Biodiversity & Conservation

Explanation of sensitivity and recoverability


Physical Factors

Substratum Loss
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Sabellaria spinulosa forms dense aggregations on the substratum and loss of substratum would, therefore, lead to loss of the biotope. An Environmental Statement by Civil & Marine (1994, cited in Anon, 1999r) reported that some dredged samples contained up to 60 % of Sabellaria spinulosa by volume. Where full reviews of the species indicative of sensitivity were available, the species had also been assessed as highly intolerant to substratum loss (see reviews) and it is likely that the baked bean ascidian would also be highly intolerant even though no review was available. Accordingly, intolerance has been assessed as high.

The recovery of this biotope is intrinsically linked to the nature of the substratum. Dredging for aggregates will remove the more gravely sediment from the biotope. The result substrata will be finer and, because Sabellaria spinulosa is associated with sandy and gravely deposits (Seiderer & Newell, 1999), the substratum may be unsuitable for the worms. Also, because aggregate extraction usually occurs in deeper water (>30 m), the substratum rarely gets replaced (Seiderer & Newell, 1999). Recovery has been assessed as high because the biotope is normally found in turbid environments where the worm should be able to build tubes. However, a finer sediment substratum might be less stable meaning that only ephemeral aggregations of the worms, as opposed to established 'reefs' with a diverse associated fauna, may be found.

Smothering
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SS.SBR.PoR.SspiMx occurs on areas with strong to moderately strong tidal streams and it is unlikely that smothering would affect the biotope for long. Feeding in suspension feeders may be interrupted temporarily but the water flow will soon 'clean' the excess sediment from the biotope. Some sediment may become trapped in the nooks and crevices of the reef and this is likely to be of benefit to deposit feeders and infauna. Depending on timing this may interfere with reproduction (in terms, for example, of larval settlement) although only temporarily.

Collins (2003a; 2003b; 2005) reported that Sabellaria spinulosa reefs in Poole Bay were periodically inundated with large sand waves. Such sand waves may be tens of centimetres deep and may smother the reefs for many months (K. Collins, pers. comm.). Although the reef structure may remain, it is most likely that many of the polychaetes themselves, being deprived of oxygen and feeding opportunity, will perish. Accordingly, intolerance has been assessed intermediate. Collins (pers. comm.) has also reported that no Sabellaria spinulosa juveniles have been observed on the reef which will affect the ability of the reef to recover. However, providing the reef structure remains, recovery should occur within 5 years and has therefore been assessed as high (see additional information).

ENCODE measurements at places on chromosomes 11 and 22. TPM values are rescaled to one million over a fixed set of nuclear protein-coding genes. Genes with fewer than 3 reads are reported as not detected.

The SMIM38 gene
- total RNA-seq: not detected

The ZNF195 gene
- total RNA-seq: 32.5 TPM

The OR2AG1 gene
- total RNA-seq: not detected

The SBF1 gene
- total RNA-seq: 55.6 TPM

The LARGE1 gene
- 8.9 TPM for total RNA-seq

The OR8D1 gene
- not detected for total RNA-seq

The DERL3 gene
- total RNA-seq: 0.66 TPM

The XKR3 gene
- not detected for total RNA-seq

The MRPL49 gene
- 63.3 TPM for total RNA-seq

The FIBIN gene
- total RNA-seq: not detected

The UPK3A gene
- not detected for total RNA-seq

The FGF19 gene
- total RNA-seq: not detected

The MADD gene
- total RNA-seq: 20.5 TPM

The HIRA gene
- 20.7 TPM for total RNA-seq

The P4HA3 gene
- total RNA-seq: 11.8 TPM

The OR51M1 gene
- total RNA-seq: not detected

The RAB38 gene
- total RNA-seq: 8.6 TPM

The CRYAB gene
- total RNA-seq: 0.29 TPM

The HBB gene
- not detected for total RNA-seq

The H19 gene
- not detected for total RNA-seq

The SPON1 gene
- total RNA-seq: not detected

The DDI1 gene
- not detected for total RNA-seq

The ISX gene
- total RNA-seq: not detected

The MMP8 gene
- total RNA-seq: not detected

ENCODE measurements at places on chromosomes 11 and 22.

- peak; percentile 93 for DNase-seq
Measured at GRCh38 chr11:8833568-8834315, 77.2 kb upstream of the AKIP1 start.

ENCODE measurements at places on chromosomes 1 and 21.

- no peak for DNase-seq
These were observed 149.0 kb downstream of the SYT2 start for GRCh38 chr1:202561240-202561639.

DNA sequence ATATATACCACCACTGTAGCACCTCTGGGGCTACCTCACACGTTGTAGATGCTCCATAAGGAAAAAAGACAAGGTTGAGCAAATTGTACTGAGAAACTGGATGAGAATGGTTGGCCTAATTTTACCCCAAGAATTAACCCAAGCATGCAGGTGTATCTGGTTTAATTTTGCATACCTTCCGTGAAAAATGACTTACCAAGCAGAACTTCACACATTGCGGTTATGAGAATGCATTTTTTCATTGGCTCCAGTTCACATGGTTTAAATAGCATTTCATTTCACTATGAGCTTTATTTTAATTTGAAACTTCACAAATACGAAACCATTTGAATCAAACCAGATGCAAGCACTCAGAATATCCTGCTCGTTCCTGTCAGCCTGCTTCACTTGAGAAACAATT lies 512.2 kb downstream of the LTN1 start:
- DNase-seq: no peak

Increase in suspended sediment
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SS.SBR.PoR.SspiMx is only found in very turbid areas due to the fact that Sabellaria spinulosa require sand grains with which to construct their tubes. For the Sabellaria, an increase in suspended sediment could facilitate tube construction and may result in increased populations. However, an increase in suspended inorganic sediment may also clog feeding apparatus although associated fauna are likely to be tolerant of this to a certain degree because of the turbid conditions within which they live anyway. Hill et al. (1997) demonstrated that Alcyonium digitatum sloughed off settled particles with a large amount of mucous. The baked bean sea squirt may experience some damage as a result of scour although this will not affect the viability of the biotope as a whole. Overall, tolerant has been suggested.
Decrease in suspended sediment
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Tube growth in Sabellaria spinulosa is dependent on the presence of suspended particles and a reduction in suspended sediment may hinder tube construction and/or may favour other species to compete successfully with Sabellaria spinulosa. Furthermore, the wealth of suspension feeding polychaetes, bivalves and echinodermata etc may experience a reduction in food availability (organic suspended sediment). Overall, a decline in population density of Sabellaria spinulosa seems likely and other species may experience a reduced scope for growth. Intolerance has been assessed as intermediate since although adults are unlikely to be killed, young recruits may have problems building their tubes and may subsequently perish. Although recovery would be high, it may not happen within one year (as it might for other factors) since a winter storm combined with a reduction in suspended sediment means that the worms may not be able to rebuild their tubes. Overall, sensitivity has been assessed as low.
Desiccation
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Exposure of SS.SBR.PoR.SspiMx to the air and sunshine for one hour will dry the biotope out to a certain degree but the complex nature of the tube matrix (polychaete tubes, amphipod tubes, erect bryozoans etc) mean that water is likely to be trapped in the system therefore keeping it moist. Sabellaria spinulosa, Dendrodoa grossularia, Balanus crenatus and Pomatoceros triqueter are all found in the intertidal and will therefore be tolerant. However, exposure to air will mean that suspension feeders will not be able to feed for the duration of the benchmark and therefore, intolerance has been assessed as low. Recovery will be immediate upon resubmersion.
Increase in emergence regime
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An increase in emergence is not relevant to this circalittoral biotope.
Decrease in emergence regime
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An decrease in emergence is not relevant to this circalittoral biotope.
Increase in water flow rate